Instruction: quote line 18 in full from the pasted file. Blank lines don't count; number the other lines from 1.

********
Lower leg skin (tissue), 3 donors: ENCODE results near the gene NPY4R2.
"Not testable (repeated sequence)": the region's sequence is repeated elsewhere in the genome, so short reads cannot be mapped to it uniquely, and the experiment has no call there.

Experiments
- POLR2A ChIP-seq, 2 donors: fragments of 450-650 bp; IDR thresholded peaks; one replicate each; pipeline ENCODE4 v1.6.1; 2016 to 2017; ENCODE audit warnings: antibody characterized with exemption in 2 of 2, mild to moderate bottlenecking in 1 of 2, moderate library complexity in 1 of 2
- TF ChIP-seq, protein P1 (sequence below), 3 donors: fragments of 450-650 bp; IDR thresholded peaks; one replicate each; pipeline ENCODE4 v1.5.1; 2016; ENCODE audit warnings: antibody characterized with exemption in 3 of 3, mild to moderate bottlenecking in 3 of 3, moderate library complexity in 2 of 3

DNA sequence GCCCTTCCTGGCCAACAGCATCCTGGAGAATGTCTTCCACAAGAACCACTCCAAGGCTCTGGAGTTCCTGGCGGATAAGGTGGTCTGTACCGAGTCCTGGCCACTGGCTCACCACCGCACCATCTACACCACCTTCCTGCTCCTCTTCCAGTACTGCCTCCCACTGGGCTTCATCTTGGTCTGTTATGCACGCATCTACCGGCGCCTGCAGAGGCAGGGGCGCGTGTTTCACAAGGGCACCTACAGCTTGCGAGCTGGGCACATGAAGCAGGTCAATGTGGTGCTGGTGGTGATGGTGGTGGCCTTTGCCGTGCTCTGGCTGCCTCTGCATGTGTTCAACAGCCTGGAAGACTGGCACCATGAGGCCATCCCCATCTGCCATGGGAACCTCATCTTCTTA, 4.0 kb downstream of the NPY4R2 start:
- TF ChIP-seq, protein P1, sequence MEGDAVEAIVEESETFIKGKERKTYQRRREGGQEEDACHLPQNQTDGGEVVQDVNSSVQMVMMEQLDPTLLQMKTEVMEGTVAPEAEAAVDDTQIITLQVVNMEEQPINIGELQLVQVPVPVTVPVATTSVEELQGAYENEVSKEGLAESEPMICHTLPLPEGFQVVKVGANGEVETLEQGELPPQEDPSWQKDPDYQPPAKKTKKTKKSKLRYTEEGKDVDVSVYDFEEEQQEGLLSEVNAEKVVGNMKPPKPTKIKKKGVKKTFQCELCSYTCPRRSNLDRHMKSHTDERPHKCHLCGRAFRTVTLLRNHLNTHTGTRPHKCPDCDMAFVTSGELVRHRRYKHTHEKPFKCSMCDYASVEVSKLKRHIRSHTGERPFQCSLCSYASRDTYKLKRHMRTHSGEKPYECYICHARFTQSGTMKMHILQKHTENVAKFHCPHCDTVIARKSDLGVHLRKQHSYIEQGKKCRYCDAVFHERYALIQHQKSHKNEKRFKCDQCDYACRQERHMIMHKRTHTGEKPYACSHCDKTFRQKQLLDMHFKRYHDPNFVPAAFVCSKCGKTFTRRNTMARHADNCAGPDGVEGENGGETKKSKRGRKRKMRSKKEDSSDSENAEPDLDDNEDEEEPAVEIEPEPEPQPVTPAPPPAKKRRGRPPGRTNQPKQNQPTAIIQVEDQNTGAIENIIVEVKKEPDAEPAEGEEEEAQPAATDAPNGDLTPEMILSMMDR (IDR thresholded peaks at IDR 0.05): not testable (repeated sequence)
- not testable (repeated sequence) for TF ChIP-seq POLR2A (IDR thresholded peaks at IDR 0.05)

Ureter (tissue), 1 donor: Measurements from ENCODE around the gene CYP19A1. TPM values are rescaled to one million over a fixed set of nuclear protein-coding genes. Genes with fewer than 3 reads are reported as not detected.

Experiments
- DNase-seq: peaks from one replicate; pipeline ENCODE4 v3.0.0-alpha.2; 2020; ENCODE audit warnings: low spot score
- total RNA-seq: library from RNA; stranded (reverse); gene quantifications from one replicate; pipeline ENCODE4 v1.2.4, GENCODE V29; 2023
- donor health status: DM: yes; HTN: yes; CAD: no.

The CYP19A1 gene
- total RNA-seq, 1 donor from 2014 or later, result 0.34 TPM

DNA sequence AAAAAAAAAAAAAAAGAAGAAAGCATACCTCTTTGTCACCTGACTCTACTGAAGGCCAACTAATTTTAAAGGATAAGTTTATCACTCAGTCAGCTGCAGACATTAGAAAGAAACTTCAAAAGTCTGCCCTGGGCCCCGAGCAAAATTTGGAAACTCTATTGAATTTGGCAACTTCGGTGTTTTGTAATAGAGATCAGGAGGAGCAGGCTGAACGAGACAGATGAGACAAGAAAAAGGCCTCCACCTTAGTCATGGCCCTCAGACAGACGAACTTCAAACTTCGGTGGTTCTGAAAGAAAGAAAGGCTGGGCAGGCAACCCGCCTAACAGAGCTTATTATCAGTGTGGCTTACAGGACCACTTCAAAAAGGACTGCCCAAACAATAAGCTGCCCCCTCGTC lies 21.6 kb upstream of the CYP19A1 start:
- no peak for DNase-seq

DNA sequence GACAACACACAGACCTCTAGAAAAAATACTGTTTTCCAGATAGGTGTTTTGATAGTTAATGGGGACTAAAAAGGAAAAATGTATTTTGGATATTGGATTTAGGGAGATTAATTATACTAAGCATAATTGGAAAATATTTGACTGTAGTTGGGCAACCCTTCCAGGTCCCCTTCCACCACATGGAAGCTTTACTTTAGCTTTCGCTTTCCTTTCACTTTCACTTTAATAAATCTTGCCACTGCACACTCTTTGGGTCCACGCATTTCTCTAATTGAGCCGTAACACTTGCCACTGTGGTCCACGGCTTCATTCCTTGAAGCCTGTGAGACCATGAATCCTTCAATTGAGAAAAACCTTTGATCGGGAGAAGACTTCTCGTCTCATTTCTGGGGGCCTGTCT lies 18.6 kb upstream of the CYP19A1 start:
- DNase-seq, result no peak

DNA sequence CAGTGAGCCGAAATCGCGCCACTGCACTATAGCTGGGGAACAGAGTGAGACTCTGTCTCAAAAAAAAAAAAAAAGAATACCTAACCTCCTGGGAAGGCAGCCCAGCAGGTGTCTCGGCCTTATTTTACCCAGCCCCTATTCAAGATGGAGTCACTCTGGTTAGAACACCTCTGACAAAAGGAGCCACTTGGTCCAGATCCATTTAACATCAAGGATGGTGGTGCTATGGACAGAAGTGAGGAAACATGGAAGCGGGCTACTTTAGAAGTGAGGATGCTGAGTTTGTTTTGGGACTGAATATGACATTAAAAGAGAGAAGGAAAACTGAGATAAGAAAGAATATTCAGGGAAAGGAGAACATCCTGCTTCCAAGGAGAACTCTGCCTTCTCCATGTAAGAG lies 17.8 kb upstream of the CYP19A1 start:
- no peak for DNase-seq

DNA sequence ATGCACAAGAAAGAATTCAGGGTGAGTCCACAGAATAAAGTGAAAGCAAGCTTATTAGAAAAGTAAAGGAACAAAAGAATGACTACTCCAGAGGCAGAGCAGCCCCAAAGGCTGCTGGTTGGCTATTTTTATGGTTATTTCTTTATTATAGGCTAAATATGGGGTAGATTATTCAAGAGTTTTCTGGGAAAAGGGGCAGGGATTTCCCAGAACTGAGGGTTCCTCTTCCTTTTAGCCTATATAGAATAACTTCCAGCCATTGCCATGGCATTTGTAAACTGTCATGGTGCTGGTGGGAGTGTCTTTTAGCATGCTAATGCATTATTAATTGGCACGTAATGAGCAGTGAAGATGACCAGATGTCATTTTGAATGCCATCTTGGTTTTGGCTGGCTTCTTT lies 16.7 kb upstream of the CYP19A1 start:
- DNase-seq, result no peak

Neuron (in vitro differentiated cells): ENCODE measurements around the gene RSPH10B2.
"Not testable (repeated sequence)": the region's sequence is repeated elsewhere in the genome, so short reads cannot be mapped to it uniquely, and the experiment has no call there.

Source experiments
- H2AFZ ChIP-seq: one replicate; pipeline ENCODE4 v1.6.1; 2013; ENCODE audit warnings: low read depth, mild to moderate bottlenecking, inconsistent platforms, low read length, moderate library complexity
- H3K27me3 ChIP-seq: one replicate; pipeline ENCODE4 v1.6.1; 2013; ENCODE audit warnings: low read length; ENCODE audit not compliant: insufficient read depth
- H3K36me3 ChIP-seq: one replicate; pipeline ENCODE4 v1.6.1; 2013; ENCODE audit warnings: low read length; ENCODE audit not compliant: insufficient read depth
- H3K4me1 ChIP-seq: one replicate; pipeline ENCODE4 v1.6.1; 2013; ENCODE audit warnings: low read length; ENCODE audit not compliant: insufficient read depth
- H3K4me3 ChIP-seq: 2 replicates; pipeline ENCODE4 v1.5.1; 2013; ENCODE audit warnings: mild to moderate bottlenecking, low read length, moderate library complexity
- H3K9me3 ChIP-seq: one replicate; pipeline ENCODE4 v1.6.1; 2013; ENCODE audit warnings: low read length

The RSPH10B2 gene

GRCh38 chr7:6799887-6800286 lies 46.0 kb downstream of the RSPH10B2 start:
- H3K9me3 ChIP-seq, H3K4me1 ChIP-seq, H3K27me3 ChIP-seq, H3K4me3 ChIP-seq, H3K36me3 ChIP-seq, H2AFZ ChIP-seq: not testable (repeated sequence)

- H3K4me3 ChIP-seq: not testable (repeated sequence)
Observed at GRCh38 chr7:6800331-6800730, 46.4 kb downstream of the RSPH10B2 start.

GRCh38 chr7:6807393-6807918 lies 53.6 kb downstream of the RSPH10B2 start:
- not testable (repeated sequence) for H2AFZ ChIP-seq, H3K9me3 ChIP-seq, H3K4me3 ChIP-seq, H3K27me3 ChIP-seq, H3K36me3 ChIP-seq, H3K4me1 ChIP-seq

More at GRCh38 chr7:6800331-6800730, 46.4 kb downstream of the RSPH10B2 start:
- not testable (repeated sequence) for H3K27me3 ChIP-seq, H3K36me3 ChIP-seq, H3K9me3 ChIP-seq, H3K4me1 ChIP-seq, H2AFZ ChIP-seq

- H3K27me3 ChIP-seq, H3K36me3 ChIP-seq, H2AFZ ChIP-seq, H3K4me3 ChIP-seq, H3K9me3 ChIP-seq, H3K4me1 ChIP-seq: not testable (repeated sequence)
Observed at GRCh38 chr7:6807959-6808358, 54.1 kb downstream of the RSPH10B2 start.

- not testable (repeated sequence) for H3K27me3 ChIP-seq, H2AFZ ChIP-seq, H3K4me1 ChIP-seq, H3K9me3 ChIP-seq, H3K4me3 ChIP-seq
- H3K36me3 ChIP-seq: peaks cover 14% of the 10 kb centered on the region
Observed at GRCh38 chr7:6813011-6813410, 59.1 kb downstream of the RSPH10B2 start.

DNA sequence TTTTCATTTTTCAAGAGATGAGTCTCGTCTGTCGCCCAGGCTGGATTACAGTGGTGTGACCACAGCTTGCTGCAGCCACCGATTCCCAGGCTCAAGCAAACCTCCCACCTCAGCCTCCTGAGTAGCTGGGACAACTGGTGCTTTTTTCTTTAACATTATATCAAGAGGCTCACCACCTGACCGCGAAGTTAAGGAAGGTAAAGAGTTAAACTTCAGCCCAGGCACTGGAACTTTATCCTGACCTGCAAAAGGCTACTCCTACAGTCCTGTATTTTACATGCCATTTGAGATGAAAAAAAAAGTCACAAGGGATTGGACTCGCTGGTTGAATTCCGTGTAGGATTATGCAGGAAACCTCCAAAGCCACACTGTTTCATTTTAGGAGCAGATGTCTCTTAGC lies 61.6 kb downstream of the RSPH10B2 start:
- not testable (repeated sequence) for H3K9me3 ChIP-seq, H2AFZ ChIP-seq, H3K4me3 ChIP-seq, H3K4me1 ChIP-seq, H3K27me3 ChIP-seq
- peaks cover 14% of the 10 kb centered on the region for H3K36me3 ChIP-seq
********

DNA sequence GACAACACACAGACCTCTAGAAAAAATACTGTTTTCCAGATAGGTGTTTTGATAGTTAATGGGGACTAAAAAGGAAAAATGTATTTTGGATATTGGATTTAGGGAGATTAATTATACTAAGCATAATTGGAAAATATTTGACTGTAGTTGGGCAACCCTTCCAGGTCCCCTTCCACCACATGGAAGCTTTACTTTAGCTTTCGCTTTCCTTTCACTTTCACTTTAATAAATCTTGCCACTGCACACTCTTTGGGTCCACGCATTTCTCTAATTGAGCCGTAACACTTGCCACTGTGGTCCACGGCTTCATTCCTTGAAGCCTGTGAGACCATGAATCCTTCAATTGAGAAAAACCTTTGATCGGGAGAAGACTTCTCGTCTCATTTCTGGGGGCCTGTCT lies 18.6 kb upstream of the CYP19A1 start: